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California’s Eviction Ban Ends

Eviction Protestor
Joe Flood
Flickr / Creative Commons
Protestors including one carrying a poster, with a white background and black text, that says "Cancel Evictions".

As of last week, more than 300,000 households have applied for assistance asking for nearly three billion dollars. The state has helped roughly 55,000 households so far. It has also approved nearly a billion dollars from the federal government, which is in the process of being paid.

After more than a year, statewide eviction protection ended on Sunday. Landlords have regained the right to evict tenants for nonpayment. But removing a tenant during the evolving pandemic is much more complicated and costly than in pre-COVID times.

More than 700,000 California households are still two-and-a-half billion dollars behind in rent. That’s according to a recent National Equity Atlas analysis. And some advocates are warning of a wave of evictions.

Some cities and counties have ongoing protections for renters.

And the state is urging landlords and tenants to apply for more than five billion dollars in rent relief. Renters can apply through March.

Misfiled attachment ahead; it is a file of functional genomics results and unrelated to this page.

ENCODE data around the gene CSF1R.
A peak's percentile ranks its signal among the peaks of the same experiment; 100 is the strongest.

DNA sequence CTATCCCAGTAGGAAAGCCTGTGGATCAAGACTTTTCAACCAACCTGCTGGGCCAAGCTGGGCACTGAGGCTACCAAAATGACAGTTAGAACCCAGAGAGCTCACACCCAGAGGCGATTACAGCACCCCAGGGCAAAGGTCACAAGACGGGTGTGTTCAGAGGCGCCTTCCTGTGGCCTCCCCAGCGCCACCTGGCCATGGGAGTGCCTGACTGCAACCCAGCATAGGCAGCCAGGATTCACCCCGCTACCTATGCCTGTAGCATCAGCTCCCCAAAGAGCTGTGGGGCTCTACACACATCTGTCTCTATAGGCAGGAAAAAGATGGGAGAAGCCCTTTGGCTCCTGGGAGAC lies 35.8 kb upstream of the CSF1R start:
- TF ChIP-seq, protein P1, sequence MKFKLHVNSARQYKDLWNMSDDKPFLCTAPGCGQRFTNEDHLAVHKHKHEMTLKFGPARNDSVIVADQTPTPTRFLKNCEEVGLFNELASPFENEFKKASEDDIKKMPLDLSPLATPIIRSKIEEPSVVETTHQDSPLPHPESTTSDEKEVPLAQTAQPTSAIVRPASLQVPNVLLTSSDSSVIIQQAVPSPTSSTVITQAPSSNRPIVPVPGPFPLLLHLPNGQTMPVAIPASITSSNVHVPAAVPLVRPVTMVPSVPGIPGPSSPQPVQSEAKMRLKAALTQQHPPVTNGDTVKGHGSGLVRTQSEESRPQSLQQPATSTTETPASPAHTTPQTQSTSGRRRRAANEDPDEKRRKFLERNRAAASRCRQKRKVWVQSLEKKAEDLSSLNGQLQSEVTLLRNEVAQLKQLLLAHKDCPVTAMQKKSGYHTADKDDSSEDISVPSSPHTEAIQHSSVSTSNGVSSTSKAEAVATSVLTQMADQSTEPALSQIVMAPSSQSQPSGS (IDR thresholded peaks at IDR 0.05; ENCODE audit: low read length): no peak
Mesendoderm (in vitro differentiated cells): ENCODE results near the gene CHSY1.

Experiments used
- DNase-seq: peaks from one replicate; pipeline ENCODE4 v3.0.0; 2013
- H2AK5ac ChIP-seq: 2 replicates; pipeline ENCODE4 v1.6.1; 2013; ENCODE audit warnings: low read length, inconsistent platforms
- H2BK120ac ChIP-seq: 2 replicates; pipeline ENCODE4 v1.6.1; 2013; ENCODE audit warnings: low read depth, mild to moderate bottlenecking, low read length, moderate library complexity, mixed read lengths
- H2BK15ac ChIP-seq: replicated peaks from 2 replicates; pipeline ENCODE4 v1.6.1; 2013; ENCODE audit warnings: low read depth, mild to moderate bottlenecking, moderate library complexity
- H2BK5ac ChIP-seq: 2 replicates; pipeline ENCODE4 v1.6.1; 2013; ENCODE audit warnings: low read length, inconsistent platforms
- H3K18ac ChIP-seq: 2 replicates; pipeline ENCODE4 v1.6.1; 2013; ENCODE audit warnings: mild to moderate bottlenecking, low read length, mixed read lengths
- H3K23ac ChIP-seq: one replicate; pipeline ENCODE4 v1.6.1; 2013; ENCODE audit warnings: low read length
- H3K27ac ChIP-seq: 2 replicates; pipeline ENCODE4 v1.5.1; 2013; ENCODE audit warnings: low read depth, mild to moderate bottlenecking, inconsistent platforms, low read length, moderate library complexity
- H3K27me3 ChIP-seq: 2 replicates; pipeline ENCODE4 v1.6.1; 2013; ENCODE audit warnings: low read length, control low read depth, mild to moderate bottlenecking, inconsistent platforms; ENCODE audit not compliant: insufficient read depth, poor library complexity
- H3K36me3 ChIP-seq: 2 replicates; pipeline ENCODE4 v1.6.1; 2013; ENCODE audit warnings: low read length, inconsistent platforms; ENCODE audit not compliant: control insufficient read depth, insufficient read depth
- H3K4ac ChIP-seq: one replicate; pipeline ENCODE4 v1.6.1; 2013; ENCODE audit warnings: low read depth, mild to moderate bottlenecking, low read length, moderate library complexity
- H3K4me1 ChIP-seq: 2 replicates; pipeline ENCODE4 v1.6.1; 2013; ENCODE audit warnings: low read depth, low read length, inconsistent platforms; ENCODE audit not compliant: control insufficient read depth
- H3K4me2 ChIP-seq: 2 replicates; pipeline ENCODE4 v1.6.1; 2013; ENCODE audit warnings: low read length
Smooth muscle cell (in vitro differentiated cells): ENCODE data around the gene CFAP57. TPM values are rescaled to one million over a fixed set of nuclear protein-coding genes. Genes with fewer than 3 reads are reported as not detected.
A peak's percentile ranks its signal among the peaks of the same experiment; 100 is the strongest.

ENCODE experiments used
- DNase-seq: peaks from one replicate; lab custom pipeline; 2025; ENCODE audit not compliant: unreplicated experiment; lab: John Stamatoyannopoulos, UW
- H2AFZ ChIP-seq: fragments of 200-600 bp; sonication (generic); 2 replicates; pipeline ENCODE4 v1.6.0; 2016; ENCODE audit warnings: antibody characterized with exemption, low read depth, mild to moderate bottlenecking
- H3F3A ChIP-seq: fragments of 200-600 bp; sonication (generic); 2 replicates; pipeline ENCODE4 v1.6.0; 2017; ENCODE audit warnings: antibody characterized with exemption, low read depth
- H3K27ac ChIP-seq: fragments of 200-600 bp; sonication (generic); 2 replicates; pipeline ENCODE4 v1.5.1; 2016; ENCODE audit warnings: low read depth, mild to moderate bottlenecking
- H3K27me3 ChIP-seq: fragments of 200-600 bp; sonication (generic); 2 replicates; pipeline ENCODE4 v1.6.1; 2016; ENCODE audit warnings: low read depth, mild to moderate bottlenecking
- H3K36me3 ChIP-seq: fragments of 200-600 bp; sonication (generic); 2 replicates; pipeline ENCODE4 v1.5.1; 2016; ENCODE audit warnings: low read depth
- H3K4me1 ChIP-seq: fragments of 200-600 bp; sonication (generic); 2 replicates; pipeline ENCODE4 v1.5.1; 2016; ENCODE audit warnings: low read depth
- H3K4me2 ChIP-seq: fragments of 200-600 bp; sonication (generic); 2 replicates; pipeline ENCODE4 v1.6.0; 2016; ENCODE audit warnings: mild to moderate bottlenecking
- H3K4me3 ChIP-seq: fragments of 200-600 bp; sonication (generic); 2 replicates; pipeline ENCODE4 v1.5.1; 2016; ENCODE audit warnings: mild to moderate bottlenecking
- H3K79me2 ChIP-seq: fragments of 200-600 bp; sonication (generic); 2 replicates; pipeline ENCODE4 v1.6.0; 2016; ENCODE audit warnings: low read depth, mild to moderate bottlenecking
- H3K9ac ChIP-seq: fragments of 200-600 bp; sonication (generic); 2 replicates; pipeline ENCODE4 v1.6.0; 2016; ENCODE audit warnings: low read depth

Hamiintamc! I am Maara'yam (Serrano), Kumeyaay, and white. I was born and raised in my ancestral territory that is now known as San Bernardino in Southern California. I am a recent graduate of Scripps College where I majored in Sociology and took many classes in Media Studies. I was first introduced to public radio, podcasting, and journalism in my first year of college when I worked for WERS 88.9 FM in Boston, MA. After transferring to Scripps, I found other academic studies like social justice, political economy, Indigenous history and resistance, and Indigenous language revitalization. Post grad I have decided to return my way back to the public radio and journalism world and I am most excited to cover stories about California Indigenous people, language revitalization, and Indigenous politics. I am grateful to now be hosted on the unceded ancestral territory of the Ohlone people in Yelamu (San Francisco). In my free time, I enjoy collecting records, reading Indigenous novels and books, going on walks with my Siberian Husky, and drinking way too much coffee. Hakup a'ai ami' pahi'kow tan hiiv!